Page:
A year of living the teachings from Laudato Si’ has seen changes in Luke Stocking’s ways, including eating vegetarian meals at restaurants and making meat purchases from sustainable sources. Register file photo

A year of living 'Laudato Si'

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  • June 17, 2016

“Is it unusual for the Pope to make a comment on the environment?”

That question was posed to me live by a CTV reporter the day Laudato Si’ was released on June 18 one year ago. 

“It’s not unusual,” I responded. “What’s unusual is for the whole world to listen.” 

Indeed, the whole world listened with interest as Francis praised creation in his call to care for our common home. 

Over the past year I have been invited to give many talks on the encyclical and I wrote a short discussion guide for groups as part of our Lenten campaign at Development and Peace. Each time, I found myself reflecting on my own personal response. Was I just talking about the Pope’s call to an ecological conversion or was I doing my best to live it? It’s a question I  especially reflect on after a year of living Laudato Si’.

In such a reflection it is tempting to simply list all the “eco-friendly” things I have done. But that would miss the point of the encyclical. Even though people call it “the environmental encyclical,” Laudato Si’ is in fact much more. It opens us to an “integral ecology” in order to “take us to the heart of what it is to be human.” Therefore, my reflection starts with grace before meals.

Since Laudato Si’, my grace before meals has been different. It has become a daily embrace of ecological spirituality. As Francis wrote: “That moment of blessing, however brief, reminds us of our dependence on God for life; it strengthens our feeling of gratitude for the gifts of creation; it acknowledges those who by their labours provide us with these goods; and it reaffirms our solidarity with those in greatest need.” 

I am now more conscious of blessing my food before I eat. That is not always easy in our society. Also, when I say grace, alone or with family and friends, I recognize the three fundamental relationships of our reality — with God, with nature and with each other — and the need to nurture them. According to Francis, the rupture of these relationships is at the heart of our ecological crises. We cannot treat them separately — hence the need for an integral ecology. 

Imagine if all Catholics were more open in blessing their food. In restaurants, with secular friends, anywhere and everywhere we would be witnesses to the world we desire.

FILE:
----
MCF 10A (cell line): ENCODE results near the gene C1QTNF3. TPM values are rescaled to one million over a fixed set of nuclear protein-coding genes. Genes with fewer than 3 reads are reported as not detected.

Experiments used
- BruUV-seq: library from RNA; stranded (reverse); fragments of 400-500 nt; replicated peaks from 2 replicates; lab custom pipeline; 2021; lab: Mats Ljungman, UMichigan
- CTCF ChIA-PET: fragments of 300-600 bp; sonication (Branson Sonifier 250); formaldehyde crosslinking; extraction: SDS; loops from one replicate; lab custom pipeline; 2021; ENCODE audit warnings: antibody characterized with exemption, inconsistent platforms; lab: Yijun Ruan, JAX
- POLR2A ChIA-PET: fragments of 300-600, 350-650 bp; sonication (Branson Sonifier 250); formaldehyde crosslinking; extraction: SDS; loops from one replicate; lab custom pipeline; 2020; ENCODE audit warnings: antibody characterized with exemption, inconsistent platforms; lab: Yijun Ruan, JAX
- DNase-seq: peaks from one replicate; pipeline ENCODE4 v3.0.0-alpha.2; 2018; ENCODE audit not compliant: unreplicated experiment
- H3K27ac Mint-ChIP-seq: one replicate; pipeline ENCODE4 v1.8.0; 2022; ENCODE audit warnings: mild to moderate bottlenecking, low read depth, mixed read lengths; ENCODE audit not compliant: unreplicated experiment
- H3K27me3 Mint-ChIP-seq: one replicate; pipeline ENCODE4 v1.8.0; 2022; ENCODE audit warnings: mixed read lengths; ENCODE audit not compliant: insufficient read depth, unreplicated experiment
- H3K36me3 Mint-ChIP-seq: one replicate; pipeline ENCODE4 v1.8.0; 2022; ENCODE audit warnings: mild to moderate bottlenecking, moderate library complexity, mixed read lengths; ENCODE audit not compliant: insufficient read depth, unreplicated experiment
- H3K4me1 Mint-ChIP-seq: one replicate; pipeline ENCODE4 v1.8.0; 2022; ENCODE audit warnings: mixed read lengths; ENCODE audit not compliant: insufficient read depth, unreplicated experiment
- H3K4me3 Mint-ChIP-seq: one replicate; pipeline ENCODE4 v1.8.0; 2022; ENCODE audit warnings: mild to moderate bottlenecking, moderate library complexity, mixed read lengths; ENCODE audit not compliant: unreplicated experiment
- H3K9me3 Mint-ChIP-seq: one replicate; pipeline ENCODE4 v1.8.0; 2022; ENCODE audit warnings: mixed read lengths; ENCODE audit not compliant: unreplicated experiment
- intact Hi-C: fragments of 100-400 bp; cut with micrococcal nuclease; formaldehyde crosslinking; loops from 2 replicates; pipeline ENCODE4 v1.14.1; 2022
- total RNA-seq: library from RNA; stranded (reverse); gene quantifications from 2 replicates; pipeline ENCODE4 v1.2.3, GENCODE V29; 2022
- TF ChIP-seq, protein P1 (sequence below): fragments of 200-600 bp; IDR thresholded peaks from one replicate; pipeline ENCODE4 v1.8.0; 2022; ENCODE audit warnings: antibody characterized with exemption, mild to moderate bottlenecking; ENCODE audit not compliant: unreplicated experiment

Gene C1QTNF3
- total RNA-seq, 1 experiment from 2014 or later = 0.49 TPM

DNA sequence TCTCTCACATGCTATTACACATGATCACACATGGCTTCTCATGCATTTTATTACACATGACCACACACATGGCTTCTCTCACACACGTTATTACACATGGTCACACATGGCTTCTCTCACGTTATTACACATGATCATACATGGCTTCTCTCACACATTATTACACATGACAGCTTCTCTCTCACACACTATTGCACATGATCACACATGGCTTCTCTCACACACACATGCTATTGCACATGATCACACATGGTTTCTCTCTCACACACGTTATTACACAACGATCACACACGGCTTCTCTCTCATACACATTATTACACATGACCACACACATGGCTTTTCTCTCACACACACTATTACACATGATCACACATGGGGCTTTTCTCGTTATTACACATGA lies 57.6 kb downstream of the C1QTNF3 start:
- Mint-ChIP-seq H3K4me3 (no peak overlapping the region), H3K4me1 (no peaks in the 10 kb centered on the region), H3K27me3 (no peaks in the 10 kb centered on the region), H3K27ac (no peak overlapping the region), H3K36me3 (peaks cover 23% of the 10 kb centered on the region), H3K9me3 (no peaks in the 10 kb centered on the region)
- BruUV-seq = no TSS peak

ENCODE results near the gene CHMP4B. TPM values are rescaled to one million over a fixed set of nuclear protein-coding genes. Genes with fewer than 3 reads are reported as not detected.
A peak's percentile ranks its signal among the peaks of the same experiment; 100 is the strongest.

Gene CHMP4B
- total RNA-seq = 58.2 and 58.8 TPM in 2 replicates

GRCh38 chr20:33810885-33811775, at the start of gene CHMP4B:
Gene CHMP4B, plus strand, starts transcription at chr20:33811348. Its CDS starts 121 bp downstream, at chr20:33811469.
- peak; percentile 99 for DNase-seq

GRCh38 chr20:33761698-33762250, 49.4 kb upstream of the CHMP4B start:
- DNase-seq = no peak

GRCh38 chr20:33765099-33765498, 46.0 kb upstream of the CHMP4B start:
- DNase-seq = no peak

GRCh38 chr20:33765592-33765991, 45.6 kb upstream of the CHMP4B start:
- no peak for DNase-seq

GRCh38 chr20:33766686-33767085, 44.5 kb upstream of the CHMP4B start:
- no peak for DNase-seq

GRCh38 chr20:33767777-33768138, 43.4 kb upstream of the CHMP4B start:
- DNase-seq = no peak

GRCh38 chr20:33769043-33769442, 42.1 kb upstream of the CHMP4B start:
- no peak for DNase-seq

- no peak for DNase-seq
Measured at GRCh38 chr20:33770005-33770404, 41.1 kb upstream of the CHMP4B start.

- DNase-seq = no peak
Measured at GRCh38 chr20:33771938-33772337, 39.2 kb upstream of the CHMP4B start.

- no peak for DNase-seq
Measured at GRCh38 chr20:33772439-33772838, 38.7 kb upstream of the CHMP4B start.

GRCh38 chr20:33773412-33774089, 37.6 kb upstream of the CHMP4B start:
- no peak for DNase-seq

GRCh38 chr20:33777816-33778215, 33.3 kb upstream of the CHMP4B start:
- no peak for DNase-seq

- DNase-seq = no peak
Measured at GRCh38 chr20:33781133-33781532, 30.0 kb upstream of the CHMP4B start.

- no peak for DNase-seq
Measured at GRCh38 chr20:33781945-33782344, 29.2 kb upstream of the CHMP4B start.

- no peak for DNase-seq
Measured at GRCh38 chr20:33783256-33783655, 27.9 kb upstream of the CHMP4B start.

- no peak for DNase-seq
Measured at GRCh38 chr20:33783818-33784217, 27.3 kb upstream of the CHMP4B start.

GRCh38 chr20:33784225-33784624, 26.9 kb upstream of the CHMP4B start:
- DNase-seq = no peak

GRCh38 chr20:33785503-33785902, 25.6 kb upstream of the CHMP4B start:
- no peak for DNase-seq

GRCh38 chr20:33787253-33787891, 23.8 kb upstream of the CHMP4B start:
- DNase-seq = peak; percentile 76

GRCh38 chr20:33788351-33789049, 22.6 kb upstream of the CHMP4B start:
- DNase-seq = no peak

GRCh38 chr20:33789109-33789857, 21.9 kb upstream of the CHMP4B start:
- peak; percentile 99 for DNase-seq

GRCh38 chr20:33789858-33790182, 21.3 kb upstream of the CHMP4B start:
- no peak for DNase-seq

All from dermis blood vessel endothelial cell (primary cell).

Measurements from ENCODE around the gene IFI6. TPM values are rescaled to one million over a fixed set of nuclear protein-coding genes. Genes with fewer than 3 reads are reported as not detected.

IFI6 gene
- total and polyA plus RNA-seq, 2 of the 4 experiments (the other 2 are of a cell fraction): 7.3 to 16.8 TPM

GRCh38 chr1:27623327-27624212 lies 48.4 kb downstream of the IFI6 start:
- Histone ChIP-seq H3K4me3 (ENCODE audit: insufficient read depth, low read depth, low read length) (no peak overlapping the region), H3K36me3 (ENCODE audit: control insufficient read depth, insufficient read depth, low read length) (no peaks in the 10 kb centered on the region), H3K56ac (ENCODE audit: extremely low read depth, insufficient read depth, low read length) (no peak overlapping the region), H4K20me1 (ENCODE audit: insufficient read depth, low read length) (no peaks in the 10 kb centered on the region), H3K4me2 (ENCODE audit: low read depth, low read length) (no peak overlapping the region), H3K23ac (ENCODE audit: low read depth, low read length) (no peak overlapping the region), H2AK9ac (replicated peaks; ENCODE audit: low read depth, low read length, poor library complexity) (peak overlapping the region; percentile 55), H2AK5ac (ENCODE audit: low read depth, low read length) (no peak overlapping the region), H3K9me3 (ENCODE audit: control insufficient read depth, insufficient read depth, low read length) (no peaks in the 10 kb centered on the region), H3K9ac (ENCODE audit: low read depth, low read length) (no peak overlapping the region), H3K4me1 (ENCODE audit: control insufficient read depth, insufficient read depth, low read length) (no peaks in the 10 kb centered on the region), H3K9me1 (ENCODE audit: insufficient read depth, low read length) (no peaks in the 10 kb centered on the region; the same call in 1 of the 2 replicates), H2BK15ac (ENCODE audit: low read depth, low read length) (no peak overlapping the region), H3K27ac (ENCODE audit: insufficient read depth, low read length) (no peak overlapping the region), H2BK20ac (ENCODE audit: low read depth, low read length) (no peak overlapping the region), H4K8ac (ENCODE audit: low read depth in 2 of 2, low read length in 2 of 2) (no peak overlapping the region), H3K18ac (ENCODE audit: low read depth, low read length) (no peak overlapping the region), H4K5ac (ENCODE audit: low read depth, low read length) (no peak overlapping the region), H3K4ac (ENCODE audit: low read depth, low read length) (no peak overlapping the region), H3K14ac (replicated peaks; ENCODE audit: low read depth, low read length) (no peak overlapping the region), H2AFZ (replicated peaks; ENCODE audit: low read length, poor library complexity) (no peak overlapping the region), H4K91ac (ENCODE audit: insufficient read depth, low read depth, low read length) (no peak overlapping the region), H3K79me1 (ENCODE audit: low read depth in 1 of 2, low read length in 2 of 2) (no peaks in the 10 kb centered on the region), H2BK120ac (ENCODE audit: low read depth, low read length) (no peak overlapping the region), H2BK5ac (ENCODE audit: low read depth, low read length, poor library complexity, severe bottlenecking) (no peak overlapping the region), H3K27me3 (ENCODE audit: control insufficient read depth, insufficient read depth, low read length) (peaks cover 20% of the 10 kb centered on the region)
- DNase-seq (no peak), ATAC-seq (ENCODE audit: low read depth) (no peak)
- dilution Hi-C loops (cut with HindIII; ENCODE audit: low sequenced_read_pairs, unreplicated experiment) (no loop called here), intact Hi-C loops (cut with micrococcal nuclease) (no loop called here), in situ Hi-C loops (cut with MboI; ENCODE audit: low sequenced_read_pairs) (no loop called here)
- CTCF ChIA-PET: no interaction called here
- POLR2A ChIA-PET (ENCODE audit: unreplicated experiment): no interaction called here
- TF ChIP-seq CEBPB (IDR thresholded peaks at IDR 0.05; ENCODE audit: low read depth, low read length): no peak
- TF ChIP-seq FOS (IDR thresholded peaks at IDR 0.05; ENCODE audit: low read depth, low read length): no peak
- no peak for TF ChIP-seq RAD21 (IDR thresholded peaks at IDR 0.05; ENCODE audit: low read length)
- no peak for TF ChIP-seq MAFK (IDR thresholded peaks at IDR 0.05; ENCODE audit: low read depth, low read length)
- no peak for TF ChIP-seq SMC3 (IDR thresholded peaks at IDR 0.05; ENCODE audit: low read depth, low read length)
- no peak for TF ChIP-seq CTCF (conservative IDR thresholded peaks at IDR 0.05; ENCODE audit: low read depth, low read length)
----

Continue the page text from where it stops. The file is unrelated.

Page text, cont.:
Speaking of restaurants, Laudato Si’ made me a restaurant vegetarian. Like many others I believe a diet heavy in meat is not only unhealthy for our bodies, it is unhealthy for our planet. Deforestation, soil and water degradation, pollution and greenhouse gas emissions are all harmful effects of an industrialized system of meat production. 

But, like many, I love meat. For years now, my family has limited its meat purchases from the small family farm where I grew up or from other sustainable sources — i.e. meat not produced by the industrial system. But at restaurants, most meat comes from that system. So I became a restaurant vegetarian and I am discovering wonderful new things to eat all the time.

Becoming a restaurant vegetarian was news I even shared with the Prime Minister. It was the commitment I wrote on a postcard sent to the PMO as part of the Create a Climate of Change campaign at Development and Peace. The postcard invited Canadians to make a personal commitment to reduce their impact on the planet while also urging government to show leadership in addressing the ecological crisis. More than 22,000 were sent to Ottawa from the Archdiocese of Toronto alone.

I will mark the one year anniversary by attending an outdoor anniversary Mass sponsored by Pax Christi Toronto to be held at the Basilian Marian Shrine of Gratitude. Pope Francis stresses that an ecological spirituality is one that neither embraces Heaven at the expense of Earth nor embraces Earth at the expense of Heaven. Instead it celebrates these two distinct realities and the relationship between them — the relationship between creator and creation. For Catholics, the Eucharist is the greatest expression of this relationship. 

“It joins Heaven and Earth; it embraces and penetrates all creation,” Francis wrote. 

The Mass will mark the beginning of another year dedicated to living the call of Pope Francis — a chance to join with my brothers and sisters in nature to sing, “Laudato Si! Praised Be!”

(Stocking is Central Ontario animator with the Canadian Catholic Organization for Development and Peace.)

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